Larry Downing/Reuters/File
President Obama (r.) shakes hands with Afghan President Hamid Karzai at the NATO Summit at McCormick Place in Chicago, in this May 2012 file photo. Karzai's visit to Washington this week will shape the future of Afghanistan, as he and Obama determine the number and role – if any – of US forces in Afghanistan post-2014.

Karzai meets Obama: How will they shape a post-2014 Afghanistan?

Few appear to believe the Taliban can regain power after 2014, when the US withdraws most of its troops. What's key, some say, is developing a US-Afghan partnership that will survive.

Afghan President Hamid Karzai's visit to Washington this week will shape the future of Afghanistan, as he and Obama determine the number and role – if any – of US forces in Afghanistan post-2014.

After more than a decade of war and costly efforts to build infrastructure and train Afghan security forces that now number 350,000, the view from Kabul is still mixed. Many are concerned about what will happen when the bulk of the 66,000 remaining US troops will be withdrawn by the end of 2014. Others believe that Afghanistan is ready to stand on its own.

Yet worries about a collapse or a reignited civil war after the US pullout may be overblown, just as similar doomsday predictions about Iraq after the final US withdrawal in December 2011 have not come to pass.  

"There is now a sense [among foreigners] that the lights are going to go out in 2014, that the sun is going to stop shining," says Martine van Bijlert, co-director of the Afghanistan Analysts Network in Kabul. "In the early years, they had this overly rosy picture, but since then there has been this decline and increasing pessimism. Both are over-estimations of the international role."

Some fear a return to the dark days of the late 1990s, when the Taliban ruled most of Afghanistan with a centuries-old, unbending Salafi Islamist worldview. Others fear a breakdown of central government and return of warlordism, competing militias, and civil war.

A number of analysts, however, say Afghanistan has come too far since 2001 to disintegrate again into past eras of violence and lawlessness, and that those who fought over Kabul in the 1990s today have vested interests in keeping the peace in the capital.

"It's not important for us, the physical presence of Americans in Afghanistan, the numbers beyond 2014," says Hilaluddin Hilal, an Afghan Air Force general and deputy Interior minister for security until 2005.

"The important thing is a strong partnership and the existence of the US as an ally. We don't want the Americans to take part in the frontline fight against insurgents; we have enough [troops]," says Hilal.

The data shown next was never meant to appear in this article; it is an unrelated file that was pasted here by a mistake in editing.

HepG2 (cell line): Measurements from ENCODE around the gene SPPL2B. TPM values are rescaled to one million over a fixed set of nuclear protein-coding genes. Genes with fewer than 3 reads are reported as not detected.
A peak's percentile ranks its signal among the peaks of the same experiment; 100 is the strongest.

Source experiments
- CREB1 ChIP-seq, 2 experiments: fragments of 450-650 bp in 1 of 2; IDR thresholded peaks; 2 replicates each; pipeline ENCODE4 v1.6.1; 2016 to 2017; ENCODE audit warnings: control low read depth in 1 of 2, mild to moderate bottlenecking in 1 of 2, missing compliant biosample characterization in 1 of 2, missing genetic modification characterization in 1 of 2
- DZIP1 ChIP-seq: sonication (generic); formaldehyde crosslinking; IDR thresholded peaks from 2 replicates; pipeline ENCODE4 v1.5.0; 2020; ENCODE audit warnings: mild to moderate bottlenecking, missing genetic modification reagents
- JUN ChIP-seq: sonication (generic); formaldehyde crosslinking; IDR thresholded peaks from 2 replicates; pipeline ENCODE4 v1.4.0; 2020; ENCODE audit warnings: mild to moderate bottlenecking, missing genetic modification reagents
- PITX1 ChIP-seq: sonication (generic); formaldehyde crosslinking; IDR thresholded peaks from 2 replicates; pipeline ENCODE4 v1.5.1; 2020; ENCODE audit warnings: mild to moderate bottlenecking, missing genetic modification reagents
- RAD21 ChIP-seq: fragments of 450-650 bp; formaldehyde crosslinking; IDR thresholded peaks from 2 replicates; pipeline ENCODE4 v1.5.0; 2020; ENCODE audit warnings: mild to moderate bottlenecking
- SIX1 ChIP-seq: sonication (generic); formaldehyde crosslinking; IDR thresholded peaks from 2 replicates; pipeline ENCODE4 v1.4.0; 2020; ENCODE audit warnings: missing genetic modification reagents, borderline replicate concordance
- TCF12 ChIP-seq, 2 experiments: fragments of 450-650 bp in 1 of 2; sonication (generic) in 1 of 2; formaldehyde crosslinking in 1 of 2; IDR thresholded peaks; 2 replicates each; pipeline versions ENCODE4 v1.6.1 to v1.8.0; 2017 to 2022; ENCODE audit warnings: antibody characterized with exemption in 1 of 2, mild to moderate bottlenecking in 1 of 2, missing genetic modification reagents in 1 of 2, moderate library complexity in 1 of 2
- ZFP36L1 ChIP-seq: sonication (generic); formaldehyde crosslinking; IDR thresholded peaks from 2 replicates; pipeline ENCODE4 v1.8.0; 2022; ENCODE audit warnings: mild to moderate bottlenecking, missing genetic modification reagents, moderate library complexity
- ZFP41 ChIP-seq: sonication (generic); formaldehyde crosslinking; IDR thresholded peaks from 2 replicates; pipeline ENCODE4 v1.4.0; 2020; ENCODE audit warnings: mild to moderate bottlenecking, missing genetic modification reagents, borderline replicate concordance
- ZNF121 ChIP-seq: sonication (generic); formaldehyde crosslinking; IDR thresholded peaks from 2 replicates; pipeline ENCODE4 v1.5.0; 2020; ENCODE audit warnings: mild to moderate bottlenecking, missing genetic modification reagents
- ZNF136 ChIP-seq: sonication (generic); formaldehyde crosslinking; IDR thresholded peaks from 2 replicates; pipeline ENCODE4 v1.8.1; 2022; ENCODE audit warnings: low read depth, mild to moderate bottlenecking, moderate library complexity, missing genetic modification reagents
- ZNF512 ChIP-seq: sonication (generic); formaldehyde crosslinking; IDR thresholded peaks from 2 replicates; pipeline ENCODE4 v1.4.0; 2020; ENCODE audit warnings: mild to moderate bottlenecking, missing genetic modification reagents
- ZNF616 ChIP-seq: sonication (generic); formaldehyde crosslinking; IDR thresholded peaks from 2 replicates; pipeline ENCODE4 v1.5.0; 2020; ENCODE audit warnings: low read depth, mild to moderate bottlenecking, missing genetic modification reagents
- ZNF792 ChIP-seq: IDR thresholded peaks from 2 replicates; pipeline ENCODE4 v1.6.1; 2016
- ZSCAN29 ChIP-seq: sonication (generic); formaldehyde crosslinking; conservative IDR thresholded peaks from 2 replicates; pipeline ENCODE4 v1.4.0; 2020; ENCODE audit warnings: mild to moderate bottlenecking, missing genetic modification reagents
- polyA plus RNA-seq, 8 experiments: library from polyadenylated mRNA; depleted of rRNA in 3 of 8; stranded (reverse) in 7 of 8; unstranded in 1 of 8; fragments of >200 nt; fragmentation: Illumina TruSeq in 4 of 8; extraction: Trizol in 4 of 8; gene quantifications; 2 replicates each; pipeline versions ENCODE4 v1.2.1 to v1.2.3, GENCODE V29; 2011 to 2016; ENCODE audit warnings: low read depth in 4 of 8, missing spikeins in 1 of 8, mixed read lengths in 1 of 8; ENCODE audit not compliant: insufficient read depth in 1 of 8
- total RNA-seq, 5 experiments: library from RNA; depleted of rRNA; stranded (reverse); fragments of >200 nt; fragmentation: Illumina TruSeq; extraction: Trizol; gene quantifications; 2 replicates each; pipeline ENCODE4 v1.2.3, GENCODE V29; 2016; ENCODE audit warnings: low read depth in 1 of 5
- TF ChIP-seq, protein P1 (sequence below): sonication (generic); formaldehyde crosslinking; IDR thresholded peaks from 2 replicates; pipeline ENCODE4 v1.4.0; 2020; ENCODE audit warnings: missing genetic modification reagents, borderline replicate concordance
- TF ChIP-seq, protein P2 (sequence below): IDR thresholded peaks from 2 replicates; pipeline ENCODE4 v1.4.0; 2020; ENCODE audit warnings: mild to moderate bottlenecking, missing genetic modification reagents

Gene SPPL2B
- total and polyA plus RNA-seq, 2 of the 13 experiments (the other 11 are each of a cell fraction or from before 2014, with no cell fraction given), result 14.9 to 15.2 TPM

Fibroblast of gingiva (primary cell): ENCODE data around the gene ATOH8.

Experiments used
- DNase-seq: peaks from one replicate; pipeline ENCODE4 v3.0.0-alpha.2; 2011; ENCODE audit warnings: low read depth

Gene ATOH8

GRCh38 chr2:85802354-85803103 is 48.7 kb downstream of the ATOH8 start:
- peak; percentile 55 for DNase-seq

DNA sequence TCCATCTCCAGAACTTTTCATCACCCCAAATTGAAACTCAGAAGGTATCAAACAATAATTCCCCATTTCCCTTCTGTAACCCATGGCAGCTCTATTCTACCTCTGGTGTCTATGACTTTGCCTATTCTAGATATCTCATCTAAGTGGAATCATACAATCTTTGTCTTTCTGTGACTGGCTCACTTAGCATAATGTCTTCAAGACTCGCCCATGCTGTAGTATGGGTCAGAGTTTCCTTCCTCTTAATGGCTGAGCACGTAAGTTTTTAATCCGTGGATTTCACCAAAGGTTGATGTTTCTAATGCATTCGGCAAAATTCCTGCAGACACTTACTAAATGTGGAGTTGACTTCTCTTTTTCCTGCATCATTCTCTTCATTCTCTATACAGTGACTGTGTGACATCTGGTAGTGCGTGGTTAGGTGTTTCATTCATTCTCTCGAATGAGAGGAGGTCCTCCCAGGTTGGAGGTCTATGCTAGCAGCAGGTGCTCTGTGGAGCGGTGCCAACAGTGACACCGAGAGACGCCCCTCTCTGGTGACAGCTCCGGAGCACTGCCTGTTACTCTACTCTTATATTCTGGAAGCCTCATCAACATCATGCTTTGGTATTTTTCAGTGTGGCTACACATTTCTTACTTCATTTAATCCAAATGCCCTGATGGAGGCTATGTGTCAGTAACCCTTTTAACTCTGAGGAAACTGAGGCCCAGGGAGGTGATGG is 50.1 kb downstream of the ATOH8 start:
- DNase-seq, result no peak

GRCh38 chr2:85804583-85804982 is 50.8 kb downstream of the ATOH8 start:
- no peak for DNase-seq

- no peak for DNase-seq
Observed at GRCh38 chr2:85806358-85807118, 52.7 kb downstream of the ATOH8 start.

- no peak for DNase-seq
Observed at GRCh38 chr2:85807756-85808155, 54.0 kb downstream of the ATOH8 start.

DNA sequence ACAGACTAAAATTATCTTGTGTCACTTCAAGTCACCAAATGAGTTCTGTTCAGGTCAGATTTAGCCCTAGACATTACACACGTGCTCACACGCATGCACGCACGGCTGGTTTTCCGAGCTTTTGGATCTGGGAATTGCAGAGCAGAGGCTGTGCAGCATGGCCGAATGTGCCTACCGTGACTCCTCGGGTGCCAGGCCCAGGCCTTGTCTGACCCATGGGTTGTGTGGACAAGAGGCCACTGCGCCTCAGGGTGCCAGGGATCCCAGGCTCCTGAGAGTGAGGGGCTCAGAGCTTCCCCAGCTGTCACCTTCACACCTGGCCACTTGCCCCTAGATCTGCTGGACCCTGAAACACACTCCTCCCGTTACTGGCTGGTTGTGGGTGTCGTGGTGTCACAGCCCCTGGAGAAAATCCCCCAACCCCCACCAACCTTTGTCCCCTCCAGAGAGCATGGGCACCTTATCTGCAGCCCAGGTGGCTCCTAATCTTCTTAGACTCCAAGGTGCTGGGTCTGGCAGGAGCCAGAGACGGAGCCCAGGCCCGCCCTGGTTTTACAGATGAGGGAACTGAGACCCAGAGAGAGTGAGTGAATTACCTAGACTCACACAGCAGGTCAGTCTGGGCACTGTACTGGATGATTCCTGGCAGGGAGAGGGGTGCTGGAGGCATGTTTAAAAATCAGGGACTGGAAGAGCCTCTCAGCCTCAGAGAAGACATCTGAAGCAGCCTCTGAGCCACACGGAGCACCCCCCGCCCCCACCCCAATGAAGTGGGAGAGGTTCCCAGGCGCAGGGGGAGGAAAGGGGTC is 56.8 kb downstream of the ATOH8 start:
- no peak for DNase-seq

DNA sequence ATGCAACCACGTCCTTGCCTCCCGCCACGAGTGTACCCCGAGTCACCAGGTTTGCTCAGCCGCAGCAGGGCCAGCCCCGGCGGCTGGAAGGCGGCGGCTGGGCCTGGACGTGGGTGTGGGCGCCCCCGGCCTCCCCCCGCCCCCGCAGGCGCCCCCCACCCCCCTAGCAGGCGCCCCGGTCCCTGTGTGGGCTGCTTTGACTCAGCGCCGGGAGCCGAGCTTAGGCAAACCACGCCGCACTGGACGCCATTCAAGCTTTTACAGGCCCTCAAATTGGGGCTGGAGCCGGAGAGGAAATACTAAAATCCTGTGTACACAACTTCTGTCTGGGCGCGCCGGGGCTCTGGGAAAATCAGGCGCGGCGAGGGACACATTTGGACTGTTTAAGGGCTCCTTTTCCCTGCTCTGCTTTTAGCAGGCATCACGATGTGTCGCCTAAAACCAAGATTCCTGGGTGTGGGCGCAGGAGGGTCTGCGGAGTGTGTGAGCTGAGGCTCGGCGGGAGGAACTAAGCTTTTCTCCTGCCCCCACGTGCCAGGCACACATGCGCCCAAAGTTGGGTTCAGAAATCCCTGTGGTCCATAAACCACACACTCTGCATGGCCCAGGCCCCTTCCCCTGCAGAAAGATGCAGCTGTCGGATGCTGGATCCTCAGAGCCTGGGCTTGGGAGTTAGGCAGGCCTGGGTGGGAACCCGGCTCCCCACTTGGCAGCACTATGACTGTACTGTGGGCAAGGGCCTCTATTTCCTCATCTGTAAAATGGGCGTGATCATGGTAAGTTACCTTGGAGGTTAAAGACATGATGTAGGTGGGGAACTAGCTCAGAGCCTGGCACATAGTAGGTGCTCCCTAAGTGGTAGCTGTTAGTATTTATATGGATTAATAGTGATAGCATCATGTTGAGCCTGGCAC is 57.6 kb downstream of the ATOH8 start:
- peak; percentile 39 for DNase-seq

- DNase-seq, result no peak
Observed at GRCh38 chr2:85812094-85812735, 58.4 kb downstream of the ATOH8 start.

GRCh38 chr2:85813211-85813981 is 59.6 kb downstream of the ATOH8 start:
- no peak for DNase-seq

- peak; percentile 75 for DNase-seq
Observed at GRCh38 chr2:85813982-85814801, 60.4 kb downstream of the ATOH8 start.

He ticks off a list of complaints voiced by many Afghans: rampant corruption, poor governance with limited capacity, and billions in Western reconstruction aid that often lined pockets instead of creating sustainable, tangible results.

"Now the big problem is disagreement between Karzai and the US – this can create strategic problems for the US and Afghanistan in the future," says Hilal. "Sometimes the president says the reason for insecurity is America itself.... And the Taliban, the president calls them 'brothers,' but they kill innocent people. How can that be? We have no definition of who is the enemy [so] there is no clear strategy about the enemy in Afghanistan."

Mr. Karzai's visit to Washington comes amid news from Afghanistan of yet another "green on blue" attack of a uniformed member of the Afghan Army shooting dead a British soldier on Monday – a reminder of the uncertainties and eroded trust as the US plans to withdraw the bulk of its troops. US forces are part of a 100,000-strong NATO contingent.

The killing was the latest in a surge of such attacks. During the past year, insider attacks killed 63 US and NATO troops, in 47 incidents.

'We have done so much'

"There is a Western point of view that we have done so much all this time, that we have tried so hard to build up this government, that it's still in such bad shape, that it must be impossible for it to roll on and continue to exist without our help," says Ms. Bijlert.

Yet, "the actual locally relevant governance and politics that went on was often not that visible to the foreigners here. This will probably continue," says Bijlert. Often classified as dysfunctional, that system "has defused a lot of the possible violence."